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‘The last McDonald’s hamburger in Iceland’ now live streaming from Reykjavik hostel

As far as live streams go, it may not be the most engaging one you’ve ever seen. But the real-time video feed of a McDonald’s hamburger and fries is a little more than just a piece of aging junk food sitting under a light. No, really, it is.

For here we have a piece of Icelandic history happening right before our eyes. Sure, it can’t quite compete with the cultural heritage site of Thingvellir where the country’s general assembly met for hundreds of years from 930 (that’s the year 930, not 930 in the morning), but for a piece of fast-food-based modern history, it surely can’t be beat.

So what’s this all about, exactly? Well, following Iceland’s economic crash toward the end of 2008, McDonald’s hightailed it out of the country after noticing that Icelanders weren’t interested in its culinary offerings when times were hard.

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On the final day of business in October 2009, a local guy called Hjörtur Smárason decided he wanted to buy what’s come to be known as ‘the last McDonald’s hamburger in Iceland.’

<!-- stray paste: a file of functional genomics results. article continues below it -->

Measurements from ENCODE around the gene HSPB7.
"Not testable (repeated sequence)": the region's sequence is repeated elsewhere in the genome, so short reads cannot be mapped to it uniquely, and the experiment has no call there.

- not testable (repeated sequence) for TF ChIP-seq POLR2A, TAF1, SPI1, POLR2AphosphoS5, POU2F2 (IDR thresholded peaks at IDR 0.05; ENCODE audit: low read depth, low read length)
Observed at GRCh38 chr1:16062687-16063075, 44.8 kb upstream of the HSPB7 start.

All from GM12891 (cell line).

After a period of time languishing in Smárason’s garage, this edible-ish piece of history caught the attention of the National Museum of Iceland, suggesting that it had either a fascination for quirky artifacts, or simply a chronic shortage of exhibits.

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Whatever the case, the museum recently appeared to lose interest in the maturing meal and went to dump it in the trash can. But Smárason, evidently with a different understanding as to the item’s value, decided to step in and save it. Keen to share this piece of Icelandic history with his fellow citizens, as well as visitors to the island nation, he handed it to friends at the Bus Hostel in Reykjavik.

And now, thanks to the hostel’s decision to live stream it, everyone around the world with an Internet connection can now marvel at this exceptional object, the last McDonald’s hamburger in Iceland.

While live streaming a burger and fries may, in the minds of many, seem like a groundbreaking and innovative move on behalf of the Icelandic hostel, perhaps more remarkable is the fact that the food hasn’t turned moldy, leaving us to wonder more than ever about what exactly goes into the making of such a meal.